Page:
Now that it's October, my mind is on Halloween. Especially since our recent visit to Historic Sugartown uncovered some exemplars of eerie Victorian-era practices, namely a post-mortem daguerreotype and a hair album!
I should clarify that Historic Sugartown (in Chester County, Pennsylvania) is itself lovely, charming, and not at all eerie. Actually, it is probably the contrast between the quaint village of restored 19th century buildings and the several somewhat morbid items buried in its archives that made those items stand out.
Post-mortem photographs were a not uncommon practice in the Victorian era. Photography made it possible to capture people's likenesses, but in the early days before personal cameras it could be inconvenient and somewhat costly to travel to a photography studio for a portrait. If death came before a loved one had the chance to sit for a portrait, sentimental Victorians sometimes took the recently-deceased to have one taken before burial. At the time it was not considered morbid at all, but a form of loving remembrance. It is a phenomenon I had heard about before--the movie "The Others" even brings it up--but after working as an archivist for several years I still had not come across one myself until Historic Sugartown. (For more information about post-mortem photographs, see Jay Ruby's book Secure the Shadow.)
Post-mortem daguerreotype from the Williams family photographs at Historic Sugartown, circa 1850s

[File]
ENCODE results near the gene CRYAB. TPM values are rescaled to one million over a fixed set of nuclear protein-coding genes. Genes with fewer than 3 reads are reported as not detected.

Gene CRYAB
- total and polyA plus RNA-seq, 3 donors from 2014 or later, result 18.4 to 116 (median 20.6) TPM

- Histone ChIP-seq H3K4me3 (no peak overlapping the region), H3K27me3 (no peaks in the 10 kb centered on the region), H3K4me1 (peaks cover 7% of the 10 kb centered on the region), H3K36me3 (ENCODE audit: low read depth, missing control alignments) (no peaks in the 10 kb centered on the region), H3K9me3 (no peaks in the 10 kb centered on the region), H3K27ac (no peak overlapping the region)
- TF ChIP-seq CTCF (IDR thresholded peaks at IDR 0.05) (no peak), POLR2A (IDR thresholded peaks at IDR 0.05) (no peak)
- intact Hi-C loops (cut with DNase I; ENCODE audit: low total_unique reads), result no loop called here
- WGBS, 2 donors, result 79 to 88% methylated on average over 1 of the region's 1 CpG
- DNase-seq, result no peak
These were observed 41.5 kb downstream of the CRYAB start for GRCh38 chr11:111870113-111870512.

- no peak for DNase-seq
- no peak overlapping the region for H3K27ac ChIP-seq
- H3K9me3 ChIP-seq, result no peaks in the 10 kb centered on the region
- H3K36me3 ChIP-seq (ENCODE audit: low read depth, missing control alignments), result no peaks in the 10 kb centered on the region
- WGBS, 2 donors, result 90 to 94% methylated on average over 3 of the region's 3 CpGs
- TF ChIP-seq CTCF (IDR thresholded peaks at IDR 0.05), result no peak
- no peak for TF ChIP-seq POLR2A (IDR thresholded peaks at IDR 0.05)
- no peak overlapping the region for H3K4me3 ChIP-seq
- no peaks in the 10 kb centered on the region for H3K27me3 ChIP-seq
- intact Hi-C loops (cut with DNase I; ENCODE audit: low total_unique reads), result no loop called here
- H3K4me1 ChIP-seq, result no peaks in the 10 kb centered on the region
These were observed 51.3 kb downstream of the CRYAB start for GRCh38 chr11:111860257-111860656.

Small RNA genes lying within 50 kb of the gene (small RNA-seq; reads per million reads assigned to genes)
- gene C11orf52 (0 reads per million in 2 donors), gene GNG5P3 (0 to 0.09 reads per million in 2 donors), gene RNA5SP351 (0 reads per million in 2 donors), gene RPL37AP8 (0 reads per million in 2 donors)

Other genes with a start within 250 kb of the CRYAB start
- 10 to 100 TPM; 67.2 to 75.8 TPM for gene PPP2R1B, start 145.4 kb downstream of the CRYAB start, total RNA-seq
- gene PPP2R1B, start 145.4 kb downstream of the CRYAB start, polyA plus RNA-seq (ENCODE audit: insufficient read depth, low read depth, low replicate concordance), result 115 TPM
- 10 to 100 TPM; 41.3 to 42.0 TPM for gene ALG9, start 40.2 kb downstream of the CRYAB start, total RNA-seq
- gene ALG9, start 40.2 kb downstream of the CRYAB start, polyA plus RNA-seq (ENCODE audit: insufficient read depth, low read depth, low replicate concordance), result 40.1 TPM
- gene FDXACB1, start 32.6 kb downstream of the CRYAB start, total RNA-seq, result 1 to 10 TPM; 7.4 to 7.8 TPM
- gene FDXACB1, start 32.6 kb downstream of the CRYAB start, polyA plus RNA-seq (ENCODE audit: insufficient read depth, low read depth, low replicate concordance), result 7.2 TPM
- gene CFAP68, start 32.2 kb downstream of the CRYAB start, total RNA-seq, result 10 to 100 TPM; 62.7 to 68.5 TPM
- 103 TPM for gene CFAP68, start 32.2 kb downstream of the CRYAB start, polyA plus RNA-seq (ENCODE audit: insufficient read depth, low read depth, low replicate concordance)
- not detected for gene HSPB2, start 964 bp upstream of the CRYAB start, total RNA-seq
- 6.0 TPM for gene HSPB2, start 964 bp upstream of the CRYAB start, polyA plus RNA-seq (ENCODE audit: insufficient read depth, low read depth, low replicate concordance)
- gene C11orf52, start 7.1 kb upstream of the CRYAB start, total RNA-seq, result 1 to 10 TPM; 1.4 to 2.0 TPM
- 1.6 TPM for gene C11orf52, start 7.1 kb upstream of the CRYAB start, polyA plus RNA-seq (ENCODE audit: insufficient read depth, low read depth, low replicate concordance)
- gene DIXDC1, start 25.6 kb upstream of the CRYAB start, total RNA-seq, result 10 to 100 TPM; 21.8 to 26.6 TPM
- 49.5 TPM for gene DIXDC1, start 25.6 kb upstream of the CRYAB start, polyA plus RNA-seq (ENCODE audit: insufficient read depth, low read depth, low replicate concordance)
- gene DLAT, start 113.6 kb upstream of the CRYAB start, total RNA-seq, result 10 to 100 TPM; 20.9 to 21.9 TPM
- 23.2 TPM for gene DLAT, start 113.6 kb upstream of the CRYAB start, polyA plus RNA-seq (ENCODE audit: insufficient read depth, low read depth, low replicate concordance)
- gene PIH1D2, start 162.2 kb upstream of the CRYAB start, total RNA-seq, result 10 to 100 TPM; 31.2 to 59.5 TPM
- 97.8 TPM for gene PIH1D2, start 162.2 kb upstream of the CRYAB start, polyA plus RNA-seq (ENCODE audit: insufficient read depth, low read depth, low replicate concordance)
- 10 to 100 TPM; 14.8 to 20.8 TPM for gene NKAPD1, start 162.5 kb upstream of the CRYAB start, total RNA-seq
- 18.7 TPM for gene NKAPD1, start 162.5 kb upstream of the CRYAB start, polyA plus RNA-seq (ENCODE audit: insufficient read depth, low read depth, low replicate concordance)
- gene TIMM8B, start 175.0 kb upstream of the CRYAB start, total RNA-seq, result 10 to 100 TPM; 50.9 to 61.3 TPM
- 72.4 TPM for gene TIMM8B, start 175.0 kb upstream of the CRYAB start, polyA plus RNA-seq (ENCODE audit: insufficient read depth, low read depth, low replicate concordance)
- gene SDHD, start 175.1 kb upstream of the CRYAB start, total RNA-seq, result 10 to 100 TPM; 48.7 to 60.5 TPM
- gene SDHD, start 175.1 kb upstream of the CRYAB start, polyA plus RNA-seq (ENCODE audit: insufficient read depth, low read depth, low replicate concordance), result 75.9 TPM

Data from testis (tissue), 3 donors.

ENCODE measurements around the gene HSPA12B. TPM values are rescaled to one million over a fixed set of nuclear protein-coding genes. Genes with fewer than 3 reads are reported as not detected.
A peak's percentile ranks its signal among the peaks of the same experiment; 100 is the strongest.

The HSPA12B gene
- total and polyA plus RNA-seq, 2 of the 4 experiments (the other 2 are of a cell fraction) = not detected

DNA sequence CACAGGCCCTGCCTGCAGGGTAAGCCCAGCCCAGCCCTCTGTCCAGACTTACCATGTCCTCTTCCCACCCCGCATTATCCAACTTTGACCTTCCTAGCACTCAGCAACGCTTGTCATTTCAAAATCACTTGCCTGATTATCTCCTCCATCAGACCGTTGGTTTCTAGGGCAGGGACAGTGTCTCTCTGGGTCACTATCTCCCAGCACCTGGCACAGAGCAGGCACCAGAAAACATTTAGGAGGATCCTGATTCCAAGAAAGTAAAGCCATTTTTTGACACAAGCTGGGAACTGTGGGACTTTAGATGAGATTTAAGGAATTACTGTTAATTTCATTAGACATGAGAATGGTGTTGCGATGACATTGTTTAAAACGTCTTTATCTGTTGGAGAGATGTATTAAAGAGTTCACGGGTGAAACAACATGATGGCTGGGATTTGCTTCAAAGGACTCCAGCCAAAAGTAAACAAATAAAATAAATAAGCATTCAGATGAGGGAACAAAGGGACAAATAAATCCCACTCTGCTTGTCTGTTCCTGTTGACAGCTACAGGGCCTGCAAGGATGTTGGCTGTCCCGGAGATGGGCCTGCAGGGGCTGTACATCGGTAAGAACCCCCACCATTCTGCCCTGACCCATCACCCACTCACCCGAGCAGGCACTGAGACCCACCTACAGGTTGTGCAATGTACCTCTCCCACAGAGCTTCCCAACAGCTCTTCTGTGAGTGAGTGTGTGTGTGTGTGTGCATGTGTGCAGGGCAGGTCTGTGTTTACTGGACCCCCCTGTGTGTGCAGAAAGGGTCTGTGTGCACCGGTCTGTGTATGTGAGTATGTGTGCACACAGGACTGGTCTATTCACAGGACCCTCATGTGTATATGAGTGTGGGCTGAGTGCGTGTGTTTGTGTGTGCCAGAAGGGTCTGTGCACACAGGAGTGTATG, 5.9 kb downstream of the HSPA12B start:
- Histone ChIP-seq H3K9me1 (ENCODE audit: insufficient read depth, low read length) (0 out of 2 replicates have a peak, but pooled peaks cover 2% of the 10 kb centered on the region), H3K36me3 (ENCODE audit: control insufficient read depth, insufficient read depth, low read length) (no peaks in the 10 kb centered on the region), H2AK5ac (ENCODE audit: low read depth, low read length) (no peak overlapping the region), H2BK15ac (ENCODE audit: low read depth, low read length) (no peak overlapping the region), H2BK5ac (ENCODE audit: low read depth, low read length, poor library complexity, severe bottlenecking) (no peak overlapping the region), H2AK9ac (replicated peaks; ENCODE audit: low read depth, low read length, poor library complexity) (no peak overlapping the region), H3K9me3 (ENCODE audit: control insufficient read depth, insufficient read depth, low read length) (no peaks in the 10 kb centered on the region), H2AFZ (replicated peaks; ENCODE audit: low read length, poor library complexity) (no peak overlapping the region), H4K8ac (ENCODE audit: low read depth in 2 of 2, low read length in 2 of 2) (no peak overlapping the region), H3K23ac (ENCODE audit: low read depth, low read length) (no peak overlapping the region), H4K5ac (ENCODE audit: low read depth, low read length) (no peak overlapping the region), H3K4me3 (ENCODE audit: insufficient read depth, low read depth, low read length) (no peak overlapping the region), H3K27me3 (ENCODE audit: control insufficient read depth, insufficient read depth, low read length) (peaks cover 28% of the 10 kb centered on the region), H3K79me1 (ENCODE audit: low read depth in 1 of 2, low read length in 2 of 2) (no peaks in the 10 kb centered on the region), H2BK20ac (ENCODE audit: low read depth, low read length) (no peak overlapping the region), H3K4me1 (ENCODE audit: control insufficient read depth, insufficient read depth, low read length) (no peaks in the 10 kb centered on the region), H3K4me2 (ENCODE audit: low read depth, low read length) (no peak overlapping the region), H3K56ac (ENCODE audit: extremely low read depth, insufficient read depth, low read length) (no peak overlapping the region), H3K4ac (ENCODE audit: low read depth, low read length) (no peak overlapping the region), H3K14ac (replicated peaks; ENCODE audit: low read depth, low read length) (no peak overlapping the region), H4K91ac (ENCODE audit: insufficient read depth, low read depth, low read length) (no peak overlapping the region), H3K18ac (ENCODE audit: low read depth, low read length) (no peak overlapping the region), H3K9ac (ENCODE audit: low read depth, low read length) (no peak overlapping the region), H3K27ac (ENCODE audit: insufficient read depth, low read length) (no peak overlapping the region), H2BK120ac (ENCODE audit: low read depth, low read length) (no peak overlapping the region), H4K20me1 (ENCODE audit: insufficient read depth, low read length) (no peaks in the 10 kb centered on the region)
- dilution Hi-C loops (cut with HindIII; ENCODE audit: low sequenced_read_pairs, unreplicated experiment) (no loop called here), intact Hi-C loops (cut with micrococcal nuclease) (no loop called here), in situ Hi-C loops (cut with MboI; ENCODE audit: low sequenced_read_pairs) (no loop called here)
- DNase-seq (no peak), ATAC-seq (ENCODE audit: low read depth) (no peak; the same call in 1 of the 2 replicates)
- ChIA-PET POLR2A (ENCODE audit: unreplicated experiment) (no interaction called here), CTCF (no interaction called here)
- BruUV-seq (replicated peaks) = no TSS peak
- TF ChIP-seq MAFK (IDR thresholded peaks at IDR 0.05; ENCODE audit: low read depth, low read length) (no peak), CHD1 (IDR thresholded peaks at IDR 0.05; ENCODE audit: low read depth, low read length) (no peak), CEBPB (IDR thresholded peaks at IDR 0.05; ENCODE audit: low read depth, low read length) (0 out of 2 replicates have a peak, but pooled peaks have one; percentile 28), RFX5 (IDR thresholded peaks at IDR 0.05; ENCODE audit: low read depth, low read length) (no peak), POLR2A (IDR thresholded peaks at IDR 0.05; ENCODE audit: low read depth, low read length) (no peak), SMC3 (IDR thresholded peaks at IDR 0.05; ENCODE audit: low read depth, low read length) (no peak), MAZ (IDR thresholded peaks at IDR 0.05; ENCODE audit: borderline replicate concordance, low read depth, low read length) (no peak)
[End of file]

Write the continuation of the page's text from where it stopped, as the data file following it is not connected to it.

Another Victorian practice that seems bizarre in retrospect is collecting locks of hair from family and friends as keepsakes. Often the locks were intricately braided, and at times fashioned into elaborate art pieces. Very commonly the locks were kept in an album, kind of like an autograph album. (A modern reader could make an analogy to a genetic signature, although of course Victorians did not know about DNA.) Hair keepsakes were prevalent enough that I have encountered them time and again working as an archivist, although I continue to find them, if you will pardon the pun, hair-raising.
Page (above) and detail (below) from Hall hair album, circa 1840s
The two items I discussed in this blog post have novelty value, but they are only a small part of larger, interesting archival collections. Historic Sugartown has over 100 years of business records and family papers from the Worrall and John families, who ran a general store, post office, and later an antiques shop in the town. That collection tells the story of Sugartown's growth as a small commercial crossroads in the midst of farm country during the 19th and early 20th centuries; it also bespeaks the struggles of a family working to run a successful business to pass down a legacy across the generations. The narratives embedded in the Worrall and John family's papers are supported by small manuscript collections from other people, families, and organizations, also held at Historic Sugartown.
Historic Sugartown is a rich resource for subjects ranging far beyond Victorian eeriness, with enough to keep researchers interested past Halloween and through the rest of the year.